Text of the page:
A Miscommunication Can’t Keep Friends Apart

I finally received forgiveness Sunday afternoon.

Dan was my closest guy friend at college. To outsiders, we probably seemed like enemies. After all, we always argued about movies and music. But once they got to know us, they realized how close we were. He could criticize me without pissing me off, something very few people can accomplish. I confided in Dan when it came to issues with my family and friends. He visited me in the hospital after I attempted suicide, and tried to make me feel normal.

Dan and I were great friends. Unfortunately, Dan was also great friends with the people who caused my suicide attempt. Seeing photos of these people and hearing about them through Dan’s Facebook triggered my emotions. I couldn’t deal with another stint in the psych ward. So to save myself from potential pain, I blocked Dan as a Facebook friend.

Looking back this may not have been the best decision. I’m sure I could have handled my emotions better. But at the time, it felt right.

Dan stopped talking to me, which hurt. But worse than that, he started talking about me – at least that’s what I heard. I couldn’t understand why Dan betrayed me or how things became this bad between us.

I tried to let it go. I tried to think about other things. But I couldn’t handle all the unanswered questions. I decided talking to Dan was the only way to deal with the issue. So we met on Sunday in an attempt to clear the air. I told him what I heard and what I felt.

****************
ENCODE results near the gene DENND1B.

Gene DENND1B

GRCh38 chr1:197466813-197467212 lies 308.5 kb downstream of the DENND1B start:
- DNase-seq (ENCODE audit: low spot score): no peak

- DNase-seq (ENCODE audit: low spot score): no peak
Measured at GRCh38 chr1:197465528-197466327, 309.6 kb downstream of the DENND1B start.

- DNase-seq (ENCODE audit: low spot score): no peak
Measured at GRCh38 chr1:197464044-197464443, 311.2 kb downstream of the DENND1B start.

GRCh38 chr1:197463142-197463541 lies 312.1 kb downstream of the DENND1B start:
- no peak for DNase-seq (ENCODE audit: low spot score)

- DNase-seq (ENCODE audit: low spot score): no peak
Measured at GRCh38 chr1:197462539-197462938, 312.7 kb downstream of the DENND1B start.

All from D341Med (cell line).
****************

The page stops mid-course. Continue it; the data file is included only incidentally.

I expected him to call me crazy. Tell me I’m a horrible person. After all, that’s how my previous attempts ended. But Dan didn’t say any of that. Instead he owned up to some of his mistakes and told me his side of things. Due to the Facebook incident, he assumed I didn’t want to be friends anymore. He assumed I didn’t want him in my life. So, understandably, he stopped communicating with me. He didn’t hate me, but he didn’t want to push anything f it wasn’t what I wanted.

We talked for a while and managed to work out our issues. We both realize our friendship will never be the same. But at least now we can see each other and say hi, rather than avoiding each other.

I took a lot away from my conversation with Dan. I learned an action that helps one person can hurt another. I learned there are better ways to deal with a problem than avoiding it.

Most importantly, I learned fights can’t keep good friends apart. When someone plays such an important role in your life for such a long time, you can’t fight forever. It may take time and a lot of talks, but eventually you work things out.

People that are meant to be in my life, like Dan and so many others, will find their way back to me. And that thought keeps me going on my quest for forgiveness.

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